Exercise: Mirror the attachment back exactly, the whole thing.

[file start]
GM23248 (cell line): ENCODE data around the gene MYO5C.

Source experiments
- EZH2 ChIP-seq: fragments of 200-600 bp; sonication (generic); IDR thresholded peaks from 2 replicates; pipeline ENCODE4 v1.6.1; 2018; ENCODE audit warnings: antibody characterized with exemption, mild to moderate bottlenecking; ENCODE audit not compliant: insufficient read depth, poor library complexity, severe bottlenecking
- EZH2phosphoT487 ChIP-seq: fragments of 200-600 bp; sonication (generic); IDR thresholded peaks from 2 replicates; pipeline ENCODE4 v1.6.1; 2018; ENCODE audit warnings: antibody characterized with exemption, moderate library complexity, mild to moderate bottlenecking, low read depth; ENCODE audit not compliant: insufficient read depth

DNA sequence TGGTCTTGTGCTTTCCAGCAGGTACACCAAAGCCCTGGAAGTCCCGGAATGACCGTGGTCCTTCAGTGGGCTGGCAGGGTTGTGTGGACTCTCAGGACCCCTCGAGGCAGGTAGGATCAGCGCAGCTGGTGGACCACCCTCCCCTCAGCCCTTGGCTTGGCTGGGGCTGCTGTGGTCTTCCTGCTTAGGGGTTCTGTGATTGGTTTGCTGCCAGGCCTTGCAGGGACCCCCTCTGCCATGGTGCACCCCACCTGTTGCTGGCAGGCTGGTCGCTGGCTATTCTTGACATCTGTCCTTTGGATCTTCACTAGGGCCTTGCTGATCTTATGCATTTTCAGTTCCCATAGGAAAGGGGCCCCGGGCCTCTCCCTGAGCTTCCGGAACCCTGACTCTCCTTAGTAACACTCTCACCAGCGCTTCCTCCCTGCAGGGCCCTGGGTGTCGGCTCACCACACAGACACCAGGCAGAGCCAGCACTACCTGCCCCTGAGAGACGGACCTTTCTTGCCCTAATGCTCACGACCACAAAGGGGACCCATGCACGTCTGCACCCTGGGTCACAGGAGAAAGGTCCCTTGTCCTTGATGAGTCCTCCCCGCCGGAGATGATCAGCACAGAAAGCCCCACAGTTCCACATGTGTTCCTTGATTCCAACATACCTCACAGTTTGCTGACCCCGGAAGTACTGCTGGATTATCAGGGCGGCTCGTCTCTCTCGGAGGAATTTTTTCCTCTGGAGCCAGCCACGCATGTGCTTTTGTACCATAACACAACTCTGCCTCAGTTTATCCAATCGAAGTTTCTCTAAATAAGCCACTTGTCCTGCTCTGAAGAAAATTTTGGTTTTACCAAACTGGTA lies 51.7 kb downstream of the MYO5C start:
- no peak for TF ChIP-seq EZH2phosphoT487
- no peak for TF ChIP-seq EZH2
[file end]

GM23248 (cell line): ENCODE data around the gene MYO5C.

Source experiments
- EZH2 ChIP-seq: fragments of 200-600 bp; sonication (generic); IDR thresholded peaks from 2 replicates; pipeline ENCODE4 v1.6.1; 2018; ENCODE audit warnings: antibody characterized with exemption, mild to moderate bottlenecking; ENCODE audit not compliant: insufficient read depth, poor library complexity, severe bottlenecking
- EZH2phosphoT487 ChIP-seq: fragments of 200-600 bp; sonication (generic); IDR thresholded peaks from 2 replicates; pipeline ENCODE4 v1.6.1; 2018; ENCODE audit warnings: antibody characterized with exemption, moderate library complexity, mild to moderate bottlenecking, low read depth; ENCODE audit not compliant: insufficient read depth

DNA sequence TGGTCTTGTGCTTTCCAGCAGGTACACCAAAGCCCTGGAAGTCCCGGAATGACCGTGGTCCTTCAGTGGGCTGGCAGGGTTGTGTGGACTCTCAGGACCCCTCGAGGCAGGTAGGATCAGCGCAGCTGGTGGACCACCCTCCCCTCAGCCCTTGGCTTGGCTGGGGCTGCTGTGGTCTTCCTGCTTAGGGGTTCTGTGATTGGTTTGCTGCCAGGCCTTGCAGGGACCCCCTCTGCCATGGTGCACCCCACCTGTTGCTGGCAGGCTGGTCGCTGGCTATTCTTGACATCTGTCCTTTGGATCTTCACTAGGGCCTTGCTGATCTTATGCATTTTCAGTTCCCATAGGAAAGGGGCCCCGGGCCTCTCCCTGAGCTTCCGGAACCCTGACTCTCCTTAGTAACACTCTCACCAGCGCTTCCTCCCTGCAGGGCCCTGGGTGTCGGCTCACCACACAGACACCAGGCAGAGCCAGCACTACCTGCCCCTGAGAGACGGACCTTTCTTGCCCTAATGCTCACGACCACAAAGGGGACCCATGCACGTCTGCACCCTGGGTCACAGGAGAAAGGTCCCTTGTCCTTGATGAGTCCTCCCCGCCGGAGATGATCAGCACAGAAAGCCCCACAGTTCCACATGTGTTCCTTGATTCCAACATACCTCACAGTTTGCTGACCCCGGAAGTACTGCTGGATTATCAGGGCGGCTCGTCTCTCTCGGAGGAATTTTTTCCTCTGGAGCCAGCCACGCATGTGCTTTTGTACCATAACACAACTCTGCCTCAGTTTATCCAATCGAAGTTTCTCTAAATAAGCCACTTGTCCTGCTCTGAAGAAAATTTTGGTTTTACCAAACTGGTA lies 51.7 kb downstream of the MYO5C start:
- no peak for TF ChIP-seq EZH2phosphoT487
- no peak for TF ChIP-seq EZH2